The decision came as at least 40 women were arbitrarily arrested during a peaceful protest in Harare. The women, many of whom were in their 60s, were released from police custody at about 9pm last night by the Zimbabwe Police.
Those arrested in Harare were members of the Women's Coalition, an organization working for the equality of women. They were peacefully praying and protesting outside the Rainbow Towers Hotel in Harare as President Robert Mugabe, Morgan Tsvangirai and Arthur Mutambara met with leaders from the Southern African Development Community (SADC) to discuss the country's power-sharing deal. The protestors argue that the deal has been too slow in achieving any progress.
They were charged with "disorderly conduct in a public place" and released after paying a fine. They were initially denied access to a lawyer.
They only were able to speak with a lawyer for a couple of minutes as they were getting their lunch. Their colleagues were able to bring in food, sanitary pads and painkillers for the women.
At least 30 people were also injured when the police used tear gas and batons to disperse protestors. The majority of those injured were women from the Women's Coalition. Their injuries were consistent with being beaten with batons, falls during flight, teargas inhalation and other injuries.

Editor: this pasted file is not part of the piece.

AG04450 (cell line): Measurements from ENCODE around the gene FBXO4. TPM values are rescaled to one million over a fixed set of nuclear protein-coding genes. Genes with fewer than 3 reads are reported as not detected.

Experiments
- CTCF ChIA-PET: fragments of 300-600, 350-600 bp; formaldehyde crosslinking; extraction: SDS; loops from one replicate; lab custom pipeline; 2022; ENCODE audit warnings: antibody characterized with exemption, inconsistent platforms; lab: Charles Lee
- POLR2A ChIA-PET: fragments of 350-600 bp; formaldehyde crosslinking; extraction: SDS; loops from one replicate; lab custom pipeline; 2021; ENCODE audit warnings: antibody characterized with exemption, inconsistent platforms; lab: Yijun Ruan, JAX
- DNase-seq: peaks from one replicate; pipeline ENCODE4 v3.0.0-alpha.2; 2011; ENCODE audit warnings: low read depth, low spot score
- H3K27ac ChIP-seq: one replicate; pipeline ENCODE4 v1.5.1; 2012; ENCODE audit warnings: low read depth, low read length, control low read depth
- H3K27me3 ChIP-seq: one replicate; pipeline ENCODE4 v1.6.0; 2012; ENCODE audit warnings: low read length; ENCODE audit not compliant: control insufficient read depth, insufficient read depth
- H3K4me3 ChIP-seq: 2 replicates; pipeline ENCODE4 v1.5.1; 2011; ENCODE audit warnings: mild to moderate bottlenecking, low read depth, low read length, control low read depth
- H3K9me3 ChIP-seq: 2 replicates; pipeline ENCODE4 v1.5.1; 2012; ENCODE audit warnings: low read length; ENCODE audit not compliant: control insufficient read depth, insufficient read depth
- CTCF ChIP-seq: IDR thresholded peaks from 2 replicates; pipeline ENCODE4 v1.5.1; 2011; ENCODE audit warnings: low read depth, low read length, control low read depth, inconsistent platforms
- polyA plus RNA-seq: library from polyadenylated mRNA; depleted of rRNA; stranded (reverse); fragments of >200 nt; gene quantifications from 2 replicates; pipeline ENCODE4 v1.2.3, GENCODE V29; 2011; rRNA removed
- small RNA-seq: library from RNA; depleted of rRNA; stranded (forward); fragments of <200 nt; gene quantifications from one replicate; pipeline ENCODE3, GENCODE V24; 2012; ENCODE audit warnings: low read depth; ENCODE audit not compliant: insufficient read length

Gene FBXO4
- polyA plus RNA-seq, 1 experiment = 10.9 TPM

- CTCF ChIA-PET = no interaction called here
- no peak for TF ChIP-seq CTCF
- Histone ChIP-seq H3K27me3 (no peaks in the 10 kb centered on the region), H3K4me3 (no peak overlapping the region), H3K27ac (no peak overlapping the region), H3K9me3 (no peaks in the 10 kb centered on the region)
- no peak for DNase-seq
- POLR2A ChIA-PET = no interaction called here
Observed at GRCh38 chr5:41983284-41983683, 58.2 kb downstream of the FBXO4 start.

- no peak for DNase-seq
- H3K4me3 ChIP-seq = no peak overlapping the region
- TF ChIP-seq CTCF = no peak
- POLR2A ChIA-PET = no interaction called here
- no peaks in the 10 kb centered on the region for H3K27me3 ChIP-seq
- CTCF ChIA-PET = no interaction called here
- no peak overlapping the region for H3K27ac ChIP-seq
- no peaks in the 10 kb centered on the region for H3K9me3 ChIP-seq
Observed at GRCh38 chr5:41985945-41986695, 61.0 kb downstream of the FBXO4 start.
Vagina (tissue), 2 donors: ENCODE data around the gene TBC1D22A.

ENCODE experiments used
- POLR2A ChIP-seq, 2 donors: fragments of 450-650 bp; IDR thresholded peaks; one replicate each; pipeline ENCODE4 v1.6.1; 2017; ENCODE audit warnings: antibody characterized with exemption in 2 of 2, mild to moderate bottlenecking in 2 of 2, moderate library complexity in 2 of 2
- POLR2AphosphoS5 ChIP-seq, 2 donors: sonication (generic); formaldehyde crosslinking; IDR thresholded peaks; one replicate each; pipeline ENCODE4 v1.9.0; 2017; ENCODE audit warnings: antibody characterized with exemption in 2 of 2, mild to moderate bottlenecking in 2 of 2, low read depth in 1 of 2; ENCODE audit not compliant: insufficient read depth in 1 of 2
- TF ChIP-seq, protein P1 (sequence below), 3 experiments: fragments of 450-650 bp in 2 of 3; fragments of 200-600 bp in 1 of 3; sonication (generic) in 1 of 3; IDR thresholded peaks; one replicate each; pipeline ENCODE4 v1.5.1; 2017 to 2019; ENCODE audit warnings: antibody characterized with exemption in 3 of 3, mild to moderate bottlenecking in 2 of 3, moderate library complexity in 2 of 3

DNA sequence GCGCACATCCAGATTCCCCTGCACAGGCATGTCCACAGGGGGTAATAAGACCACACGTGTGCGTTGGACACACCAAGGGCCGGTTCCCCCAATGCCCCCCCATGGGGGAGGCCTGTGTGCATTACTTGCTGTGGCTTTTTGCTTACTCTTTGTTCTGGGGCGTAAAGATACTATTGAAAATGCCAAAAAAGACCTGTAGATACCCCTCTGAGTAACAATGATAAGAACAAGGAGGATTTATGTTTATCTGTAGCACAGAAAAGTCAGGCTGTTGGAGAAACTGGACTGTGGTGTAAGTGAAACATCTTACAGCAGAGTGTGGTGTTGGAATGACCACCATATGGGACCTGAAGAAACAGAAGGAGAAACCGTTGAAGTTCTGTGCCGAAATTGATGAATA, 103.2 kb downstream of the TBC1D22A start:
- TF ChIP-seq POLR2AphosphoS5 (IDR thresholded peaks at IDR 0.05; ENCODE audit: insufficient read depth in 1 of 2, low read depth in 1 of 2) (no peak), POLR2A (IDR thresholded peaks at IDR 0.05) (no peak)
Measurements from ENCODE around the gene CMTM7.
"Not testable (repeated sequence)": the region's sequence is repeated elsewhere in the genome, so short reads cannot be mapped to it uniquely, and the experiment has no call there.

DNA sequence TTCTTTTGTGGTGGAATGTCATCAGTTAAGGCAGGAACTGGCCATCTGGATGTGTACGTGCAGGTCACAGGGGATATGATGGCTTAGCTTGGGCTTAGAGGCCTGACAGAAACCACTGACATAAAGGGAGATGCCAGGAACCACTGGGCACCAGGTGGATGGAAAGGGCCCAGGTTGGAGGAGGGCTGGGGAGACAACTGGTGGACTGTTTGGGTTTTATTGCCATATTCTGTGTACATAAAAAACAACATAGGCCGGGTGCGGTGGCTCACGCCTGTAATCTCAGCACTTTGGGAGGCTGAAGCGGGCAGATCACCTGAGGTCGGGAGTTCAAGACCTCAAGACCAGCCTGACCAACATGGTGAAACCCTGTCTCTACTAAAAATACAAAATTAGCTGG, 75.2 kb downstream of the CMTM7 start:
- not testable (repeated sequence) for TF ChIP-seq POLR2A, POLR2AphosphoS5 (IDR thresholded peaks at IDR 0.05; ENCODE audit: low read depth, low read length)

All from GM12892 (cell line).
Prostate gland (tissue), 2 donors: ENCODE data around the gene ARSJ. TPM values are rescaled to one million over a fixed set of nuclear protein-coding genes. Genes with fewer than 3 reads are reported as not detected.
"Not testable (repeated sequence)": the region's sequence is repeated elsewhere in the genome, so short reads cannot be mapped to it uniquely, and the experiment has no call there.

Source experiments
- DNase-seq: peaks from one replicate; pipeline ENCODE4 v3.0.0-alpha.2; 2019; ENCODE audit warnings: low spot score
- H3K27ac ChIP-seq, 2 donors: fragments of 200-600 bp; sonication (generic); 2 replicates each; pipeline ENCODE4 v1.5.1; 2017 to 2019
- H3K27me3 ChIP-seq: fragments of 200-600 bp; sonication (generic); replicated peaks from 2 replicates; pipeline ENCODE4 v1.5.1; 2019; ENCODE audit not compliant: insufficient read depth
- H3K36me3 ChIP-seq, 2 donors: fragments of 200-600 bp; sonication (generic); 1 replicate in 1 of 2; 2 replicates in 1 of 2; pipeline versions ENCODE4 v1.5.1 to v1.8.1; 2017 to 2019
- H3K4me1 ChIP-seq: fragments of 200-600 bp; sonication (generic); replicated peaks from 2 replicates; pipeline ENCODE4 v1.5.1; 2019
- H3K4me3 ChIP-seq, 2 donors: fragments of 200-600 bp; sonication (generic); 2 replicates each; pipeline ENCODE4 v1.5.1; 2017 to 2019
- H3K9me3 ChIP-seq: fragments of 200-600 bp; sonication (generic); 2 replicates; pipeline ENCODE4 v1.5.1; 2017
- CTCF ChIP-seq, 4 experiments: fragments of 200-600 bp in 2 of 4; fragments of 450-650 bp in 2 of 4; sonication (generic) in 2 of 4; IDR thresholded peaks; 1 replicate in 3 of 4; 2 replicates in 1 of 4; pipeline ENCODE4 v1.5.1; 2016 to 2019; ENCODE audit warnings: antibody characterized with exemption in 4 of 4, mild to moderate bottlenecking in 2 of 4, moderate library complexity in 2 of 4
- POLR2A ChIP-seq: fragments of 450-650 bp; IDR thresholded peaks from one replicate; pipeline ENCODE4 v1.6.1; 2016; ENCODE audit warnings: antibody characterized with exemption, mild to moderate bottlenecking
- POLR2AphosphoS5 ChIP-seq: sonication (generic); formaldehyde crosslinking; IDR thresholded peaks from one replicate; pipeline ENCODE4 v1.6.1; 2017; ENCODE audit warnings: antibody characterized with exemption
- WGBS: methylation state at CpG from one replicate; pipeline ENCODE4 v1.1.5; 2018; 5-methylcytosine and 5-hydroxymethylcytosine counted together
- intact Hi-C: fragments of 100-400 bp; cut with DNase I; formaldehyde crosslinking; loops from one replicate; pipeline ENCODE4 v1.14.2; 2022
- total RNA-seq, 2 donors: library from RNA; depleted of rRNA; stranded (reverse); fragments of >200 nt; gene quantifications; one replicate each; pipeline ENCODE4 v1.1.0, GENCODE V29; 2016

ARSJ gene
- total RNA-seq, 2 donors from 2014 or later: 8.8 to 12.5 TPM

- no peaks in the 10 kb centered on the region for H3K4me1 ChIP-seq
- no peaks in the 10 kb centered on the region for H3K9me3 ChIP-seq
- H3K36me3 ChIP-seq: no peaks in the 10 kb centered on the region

One activist was admitted at a private clinic for observation after inhaling teargas and experiencing respiratory distress. Four others were admitted for severe injuries and suspected fractures.
Protestors from other organizations including student, youth and other human rights groups, were also beaten by the police with batons, exposed to tear gas and some had to receive medical treatment for their injuries.
Amnesty International has condemned the continued arbitrary arrest, detention and use of excessive force against peaceful protestors by police. The organization has also called on the Southern African Development Community leaders to speak out against human rights violations and demand an end to the suppression of the rights to peaceful assembly and freedom of expression and association.
Jenni Williams and Magodonga Mahlangu were arbitrarily arrested after participating in a peaceful protest outside Mhlahlandlela Government Complex in Bulawayo, in which they were demanding access to food aid in Zimbabwe. Police used excessive force to break up the peaceful protest by about 200 WOZA activists. Magodonga Mahlangu was beaten by police during her arrest and is reported to be in pain. They are lodging appeals with the high court.
Amnesty International considers Jenni Williams and Magodonga Mahlangu to be prisoners of conscience and calls for their immediate and unconditional release. Their arrest is part of the government of Zimbabwe's clampdown on human rights defenders who are campaigning to highlight the suffering of the people of Zimbabwe.